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242. Transcript of Telephone Conversation Between Secretary of State Kissinger and the Israeli Ambassador (Dinitz)1

D: Dr. Kissinger, welcome back.

K: Thank you.

D: How are you?

K: I’m fine, a little exhausted.

D: I can imagine. I got very good regards [reports] of your visit. The Prime Minister is very thankful for your stop. Dr. Kissinger, I got a message from her this morning to convey to you, the essence of which I conveyed to the General, but in one sentence she wants to assure you personally, confidentially and sincerely that none of the actions taken on the Egyptian front were initiated by us.2

K: Okay. Now, listen, let me ask you something.

D: Right.

K: The Russians have just come in and proposed a Resolution in which they ask for an immediate cessation of all fire and activity. You have no problem with that?

D: No, no.

K: And demands that forces should be withdrawn to the position—you have an ambiguous statement there—where they were at the time of the adoption of the ceasefire. Now we certainly can’t say at the adoption of the ceasefire. We could say where they were at the time the ceasefire went into effect.

D: This I don’t know, the second part, because I don’t know what the situation this minute is in the field. Since they have initiated fighting, we have returned fighting.

K: All right. And then the rest is to get UN observers that are in Cairo into the field. That’s no problem.

D: That I have to check but I understand that Tekoah has asked the same question. He didn’t get a reply yet.

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K: Well, would you call?

D: I will call the Prime Minister and I will let you know on the three points.

K: This is the Resolution: “Confirms its decision about immediate cessation of all fire and all military activity and demands that the forces of the sides should be withdrawn to the position where they were at the moment of the adoption of the decision on ceasefire.”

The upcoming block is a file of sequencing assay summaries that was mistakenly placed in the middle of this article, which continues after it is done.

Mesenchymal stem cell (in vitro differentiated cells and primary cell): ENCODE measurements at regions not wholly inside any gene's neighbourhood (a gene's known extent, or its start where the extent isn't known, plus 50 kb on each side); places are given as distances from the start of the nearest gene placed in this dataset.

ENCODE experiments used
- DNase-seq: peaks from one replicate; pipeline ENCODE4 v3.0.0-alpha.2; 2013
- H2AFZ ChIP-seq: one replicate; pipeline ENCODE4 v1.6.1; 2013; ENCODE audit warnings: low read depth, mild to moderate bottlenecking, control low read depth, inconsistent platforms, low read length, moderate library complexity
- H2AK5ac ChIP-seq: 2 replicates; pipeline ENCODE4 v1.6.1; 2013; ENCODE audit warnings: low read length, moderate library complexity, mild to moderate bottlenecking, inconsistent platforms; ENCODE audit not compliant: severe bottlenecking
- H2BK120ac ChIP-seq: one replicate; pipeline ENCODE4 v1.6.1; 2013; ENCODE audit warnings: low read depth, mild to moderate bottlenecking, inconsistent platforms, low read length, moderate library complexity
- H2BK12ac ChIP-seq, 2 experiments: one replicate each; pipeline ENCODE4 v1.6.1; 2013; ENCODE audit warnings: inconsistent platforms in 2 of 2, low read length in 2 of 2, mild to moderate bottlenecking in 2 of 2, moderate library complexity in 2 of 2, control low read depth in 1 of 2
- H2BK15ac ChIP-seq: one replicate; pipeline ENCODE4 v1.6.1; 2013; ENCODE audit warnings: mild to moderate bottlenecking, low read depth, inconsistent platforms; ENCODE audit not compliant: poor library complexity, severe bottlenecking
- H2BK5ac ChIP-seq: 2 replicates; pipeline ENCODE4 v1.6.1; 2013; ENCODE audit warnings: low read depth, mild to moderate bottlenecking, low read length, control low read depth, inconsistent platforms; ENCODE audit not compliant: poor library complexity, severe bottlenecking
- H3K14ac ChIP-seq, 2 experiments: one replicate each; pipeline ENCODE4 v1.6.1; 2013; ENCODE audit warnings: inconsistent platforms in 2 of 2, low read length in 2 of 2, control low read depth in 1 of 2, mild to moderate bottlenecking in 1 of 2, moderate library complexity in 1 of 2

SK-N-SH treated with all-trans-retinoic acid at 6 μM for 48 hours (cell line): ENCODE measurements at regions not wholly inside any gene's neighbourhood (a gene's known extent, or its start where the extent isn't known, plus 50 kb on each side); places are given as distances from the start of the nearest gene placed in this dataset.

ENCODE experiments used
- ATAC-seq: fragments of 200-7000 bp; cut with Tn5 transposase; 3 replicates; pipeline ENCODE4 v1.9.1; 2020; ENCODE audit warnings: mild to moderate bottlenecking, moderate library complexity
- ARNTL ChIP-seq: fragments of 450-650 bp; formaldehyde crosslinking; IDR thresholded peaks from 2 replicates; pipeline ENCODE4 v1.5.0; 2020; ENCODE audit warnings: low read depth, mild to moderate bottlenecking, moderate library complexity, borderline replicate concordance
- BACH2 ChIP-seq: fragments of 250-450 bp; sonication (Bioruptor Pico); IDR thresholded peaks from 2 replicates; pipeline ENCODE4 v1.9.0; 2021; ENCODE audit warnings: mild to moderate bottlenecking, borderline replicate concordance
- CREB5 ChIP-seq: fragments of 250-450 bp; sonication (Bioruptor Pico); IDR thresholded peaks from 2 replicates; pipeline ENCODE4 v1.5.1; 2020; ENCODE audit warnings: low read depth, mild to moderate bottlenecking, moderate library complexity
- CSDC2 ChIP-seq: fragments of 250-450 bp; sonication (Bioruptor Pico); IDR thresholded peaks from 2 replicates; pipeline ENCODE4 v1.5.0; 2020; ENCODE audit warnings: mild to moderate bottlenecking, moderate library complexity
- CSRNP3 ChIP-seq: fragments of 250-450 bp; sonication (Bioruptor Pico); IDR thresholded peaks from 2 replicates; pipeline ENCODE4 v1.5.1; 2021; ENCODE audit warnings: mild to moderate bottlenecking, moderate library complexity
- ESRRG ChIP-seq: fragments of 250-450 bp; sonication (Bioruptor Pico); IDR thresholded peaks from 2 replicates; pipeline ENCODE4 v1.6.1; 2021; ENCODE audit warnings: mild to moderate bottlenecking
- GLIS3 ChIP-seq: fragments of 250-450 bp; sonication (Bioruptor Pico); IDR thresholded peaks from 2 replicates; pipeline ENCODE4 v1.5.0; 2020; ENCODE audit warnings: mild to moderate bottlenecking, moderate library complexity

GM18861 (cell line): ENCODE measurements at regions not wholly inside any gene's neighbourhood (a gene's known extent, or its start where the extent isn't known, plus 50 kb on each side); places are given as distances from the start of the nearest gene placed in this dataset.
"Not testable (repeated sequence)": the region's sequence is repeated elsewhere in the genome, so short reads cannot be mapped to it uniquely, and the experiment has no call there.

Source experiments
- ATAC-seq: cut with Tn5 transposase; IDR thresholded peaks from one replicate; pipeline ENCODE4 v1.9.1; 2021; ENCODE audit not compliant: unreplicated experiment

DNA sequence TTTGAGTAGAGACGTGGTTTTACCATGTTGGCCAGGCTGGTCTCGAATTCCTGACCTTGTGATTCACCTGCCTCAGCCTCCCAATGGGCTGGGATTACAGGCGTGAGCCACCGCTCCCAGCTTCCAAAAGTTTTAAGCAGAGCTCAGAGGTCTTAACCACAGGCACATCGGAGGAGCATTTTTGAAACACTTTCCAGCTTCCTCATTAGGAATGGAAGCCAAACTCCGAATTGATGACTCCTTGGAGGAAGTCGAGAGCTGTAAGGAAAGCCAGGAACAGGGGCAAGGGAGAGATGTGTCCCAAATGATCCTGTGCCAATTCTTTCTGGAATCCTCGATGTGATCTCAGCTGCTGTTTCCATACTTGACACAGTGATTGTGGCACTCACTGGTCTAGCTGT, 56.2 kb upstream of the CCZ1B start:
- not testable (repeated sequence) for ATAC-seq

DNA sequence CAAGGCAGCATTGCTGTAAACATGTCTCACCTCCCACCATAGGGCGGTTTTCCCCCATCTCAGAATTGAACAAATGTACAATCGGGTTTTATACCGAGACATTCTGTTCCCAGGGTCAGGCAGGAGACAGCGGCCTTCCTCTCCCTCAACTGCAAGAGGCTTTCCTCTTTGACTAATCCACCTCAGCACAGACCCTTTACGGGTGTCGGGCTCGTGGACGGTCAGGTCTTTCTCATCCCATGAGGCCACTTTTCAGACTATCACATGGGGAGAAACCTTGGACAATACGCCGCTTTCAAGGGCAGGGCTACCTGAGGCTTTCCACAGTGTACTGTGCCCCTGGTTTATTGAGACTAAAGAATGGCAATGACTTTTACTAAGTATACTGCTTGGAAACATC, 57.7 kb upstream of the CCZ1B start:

D: Yeah.

K: That we can’t accept because it would have to be when the ceasefire went into effect. (2) “Suggest to the Secretary General of the United Nations to immediately take steps for immediate dispatch of UN observers to supervise the observation between the forces of Israel and Egypt, using for that purpose first of all the personnel of the United Nations which is at present in Cairo.” Now that we have to accept.

D: Yeah. You are for it?

K: For that, we are.

D: Right.

K: And we are for the first one. I have told the Russians that I’m having trouble with “where they were at the time of the ceasefire”.

D: Right, right.

K: But could you let me know—

D: We’ll let you know right away.

K: Can you do it within half an hour?

D: Yeah, sure.

K: Good. Thank you.

  1. Source: National Archives, Nixon Presidential Materials, Kissinger Telephone Conversations, Transcripts (Telcons), Chronological File, Box 23. No classification marking.
  2. The message from the Prime Minister stated that the situation at the front was that the Egyptians had not observed the cease-fire in the very beginning, except for a “very, very short” time. The cease-fire, which Israel had accepted and honestly observed, had to be reciprocal. The U.S. Military Attaché was being constantly brought up to date on every incident and already there had been 17 violations by the Egyptians. She wanted Dinitz to deliver her message personally to the Secretary and to state that the Egyptians were responsible for all the fighting. (Ibid., Kissinger Office Files, Box 136, Country Files, Middle East, Dinitz, June 4–October 31, 1973)